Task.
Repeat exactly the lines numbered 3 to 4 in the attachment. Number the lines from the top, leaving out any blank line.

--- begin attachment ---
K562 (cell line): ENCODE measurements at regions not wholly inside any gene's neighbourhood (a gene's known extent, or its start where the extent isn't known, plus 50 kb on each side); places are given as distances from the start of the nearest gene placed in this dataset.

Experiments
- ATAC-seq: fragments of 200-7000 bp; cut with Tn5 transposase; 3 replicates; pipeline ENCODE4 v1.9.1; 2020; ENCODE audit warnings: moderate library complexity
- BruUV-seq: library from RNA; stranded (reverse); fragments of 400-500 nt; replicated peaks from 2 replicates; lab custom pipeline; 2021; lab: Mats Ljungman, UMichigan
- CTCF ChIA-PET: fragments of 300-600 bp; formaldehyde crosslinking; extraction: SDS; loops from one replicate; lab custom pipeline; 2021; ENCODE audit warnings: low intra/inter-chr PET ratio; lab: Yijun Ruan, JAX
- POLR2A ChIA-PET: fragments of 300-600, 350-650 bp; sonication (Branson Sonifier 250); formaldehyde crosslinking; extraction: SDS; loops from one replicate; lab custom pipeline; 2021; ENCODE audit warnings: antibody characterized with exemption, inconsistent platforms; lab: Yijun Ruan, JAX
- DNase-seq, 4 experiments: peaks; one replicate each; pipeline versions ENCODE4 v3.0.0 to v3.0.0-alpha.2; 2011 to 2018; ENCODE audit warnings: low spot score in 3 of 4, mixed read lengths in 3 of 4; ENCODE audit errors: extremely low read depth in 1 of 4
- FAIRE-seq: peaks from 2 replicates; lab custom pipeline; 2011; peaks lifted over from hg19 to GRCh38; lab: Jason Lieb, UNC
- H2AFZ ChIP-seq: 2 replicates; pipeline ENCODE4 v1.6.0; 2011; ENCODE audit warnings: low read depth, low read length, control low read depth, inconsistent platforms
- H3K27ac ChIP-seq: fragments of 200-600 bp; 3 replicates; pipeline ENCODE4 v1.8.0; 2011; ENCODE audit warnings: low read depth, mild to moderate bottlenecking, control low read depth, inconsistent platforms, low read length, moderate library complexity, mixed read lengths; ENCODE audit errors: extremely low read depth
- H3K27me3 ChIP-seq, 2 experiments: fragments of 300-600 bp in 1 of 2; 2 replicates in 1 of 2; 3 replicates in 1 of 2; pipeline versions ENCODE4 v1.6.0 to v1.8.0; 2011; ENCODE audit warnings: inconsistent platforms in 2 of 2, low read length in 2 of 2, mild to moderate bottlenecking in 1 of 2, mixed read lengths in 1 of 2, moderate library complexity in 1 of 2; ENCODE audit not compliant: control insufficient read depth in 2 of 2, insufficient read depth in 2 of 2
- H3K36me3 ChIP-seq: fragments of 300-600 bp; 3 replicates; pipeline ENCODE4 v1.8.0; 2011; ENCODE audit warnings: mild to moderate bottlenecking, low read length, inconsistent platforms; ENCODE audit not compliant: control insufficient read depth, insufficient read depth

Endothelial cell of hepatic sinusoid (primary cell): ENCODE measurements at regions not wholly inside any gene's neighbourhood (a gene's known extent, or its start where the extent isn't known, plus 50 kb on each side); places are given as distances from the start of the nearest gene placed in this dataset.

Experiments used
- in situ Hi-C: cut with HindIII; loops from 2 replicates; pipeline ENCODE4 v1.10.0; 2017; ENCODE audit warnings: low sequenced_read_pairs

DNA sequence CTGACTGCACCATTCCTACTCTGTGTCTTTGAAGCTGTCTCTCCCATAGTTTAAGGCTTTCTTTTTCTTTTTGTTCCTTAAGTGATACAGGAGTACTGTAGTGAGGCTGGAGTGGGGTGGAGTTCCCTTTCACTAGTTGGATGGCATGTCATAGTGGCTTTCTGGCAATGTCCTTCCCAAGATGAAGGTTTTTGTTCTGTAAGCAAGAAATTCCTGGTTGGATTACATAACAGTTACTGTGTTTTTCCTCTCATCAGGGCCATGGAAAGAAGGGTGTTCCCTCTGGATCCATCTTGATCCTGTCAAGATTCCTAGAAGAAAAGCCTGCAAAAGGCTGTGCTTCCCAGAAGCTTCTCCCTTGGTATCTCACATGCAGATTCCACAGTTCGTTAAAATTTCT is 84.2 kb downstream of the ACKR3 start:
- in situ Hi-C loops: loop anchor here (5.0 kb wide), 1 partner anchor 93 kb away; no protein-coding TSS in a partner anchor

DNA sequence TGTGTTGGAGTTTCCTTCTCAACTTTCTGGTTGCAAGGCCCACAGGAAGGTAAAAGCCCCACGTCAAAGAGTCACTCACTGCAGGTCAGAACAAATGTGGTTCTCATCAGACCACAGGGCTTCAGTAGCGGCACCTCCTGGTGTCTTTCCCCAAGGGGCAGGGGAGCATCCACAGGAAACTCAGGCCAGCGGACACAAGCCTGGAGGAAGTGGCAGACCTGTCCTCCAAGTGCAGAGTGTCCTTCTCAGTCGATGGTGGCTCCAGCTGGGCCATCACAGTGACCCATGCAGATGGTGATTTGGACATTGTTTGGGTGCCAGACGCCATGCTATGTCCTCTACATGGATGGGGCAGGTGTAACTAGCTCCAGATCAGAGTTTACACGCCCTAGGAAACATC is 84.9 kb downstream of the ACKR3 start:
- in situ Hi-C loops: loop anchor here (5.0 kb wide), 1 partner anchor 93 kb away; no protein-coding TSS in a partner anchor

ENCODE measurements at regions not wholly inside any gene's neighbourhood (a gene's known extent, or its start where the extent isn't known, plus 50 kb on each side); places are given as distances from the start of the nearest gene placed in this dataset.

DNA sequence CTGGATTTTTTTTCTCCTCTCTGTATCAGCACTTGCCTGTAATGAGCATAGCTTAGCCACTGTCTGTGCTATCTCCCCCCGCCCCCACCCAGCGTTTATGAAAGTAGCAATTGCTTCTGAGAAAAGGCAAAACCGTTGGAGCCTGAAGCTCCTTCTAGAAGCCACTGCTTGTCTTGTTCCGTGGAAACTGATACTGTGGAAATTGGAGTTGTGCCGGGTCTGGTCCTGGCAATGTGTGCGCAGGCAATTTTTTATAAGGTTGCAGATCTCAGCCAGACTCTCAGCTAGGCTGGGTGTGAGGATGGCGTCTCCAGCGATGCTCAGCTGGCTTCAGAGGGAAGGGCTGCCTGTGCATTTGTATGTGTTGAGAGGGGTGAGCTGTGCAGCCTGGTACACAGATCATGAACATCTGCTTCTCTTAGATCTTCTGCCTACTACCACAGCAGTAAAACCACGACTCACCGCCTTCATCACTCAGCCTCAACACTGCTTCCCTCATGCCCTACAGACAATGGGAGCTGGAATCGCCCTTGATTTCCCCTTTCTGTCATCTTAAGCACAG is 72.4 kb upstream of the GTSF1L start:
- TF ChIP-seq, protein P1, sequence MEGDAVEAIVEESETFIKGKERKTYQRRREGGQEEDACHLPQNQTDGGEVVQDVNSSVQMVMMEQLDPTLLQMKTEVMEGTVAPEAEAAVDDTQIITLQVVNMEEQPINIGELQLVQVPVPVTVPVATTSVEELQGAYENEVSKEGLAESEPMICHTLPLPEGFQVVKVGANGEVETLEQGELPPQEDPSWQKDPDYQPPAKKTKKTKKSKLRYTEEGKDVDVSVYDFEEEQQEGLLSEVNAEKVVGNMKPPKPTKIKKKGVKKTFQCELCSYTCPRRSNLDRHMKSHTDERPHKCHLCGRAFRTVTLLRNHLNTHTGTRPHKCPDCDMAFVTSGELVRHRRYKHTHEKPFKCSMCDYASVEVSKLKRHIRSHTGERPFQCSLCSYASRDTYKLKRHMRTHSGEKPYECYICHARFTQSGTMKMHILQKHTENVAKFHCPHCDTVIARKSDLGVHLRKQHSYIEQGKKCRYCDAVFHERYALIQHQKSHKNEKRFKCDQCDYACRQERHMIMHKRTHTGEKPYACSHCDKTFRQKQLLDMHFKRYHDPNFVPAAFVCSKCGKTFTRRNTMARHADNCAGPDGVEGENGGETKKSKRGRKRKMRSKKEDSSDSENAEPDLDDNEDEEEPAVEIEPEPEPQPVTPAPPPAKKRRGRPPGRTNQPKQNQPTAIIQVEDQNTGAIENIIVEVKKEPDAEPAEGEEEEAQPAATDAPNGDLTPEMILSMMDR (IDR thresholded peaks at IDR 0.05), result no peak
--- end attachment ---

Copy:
- ATAC-seq: fragments of 200-7000 bp; cut with Tn5 transposase; 3 replicates; pipeline ENCODE4 v1.9.1; 2020; ENCODE audit warnings: moderate library complexity
- BruUV-seq: library from RNA; stranded (reverse); fragments of 400-500 nt; replicated peaks from 2 replicates; lab custom pipeline; 2021; lab: Mats Ljungman, UMichigan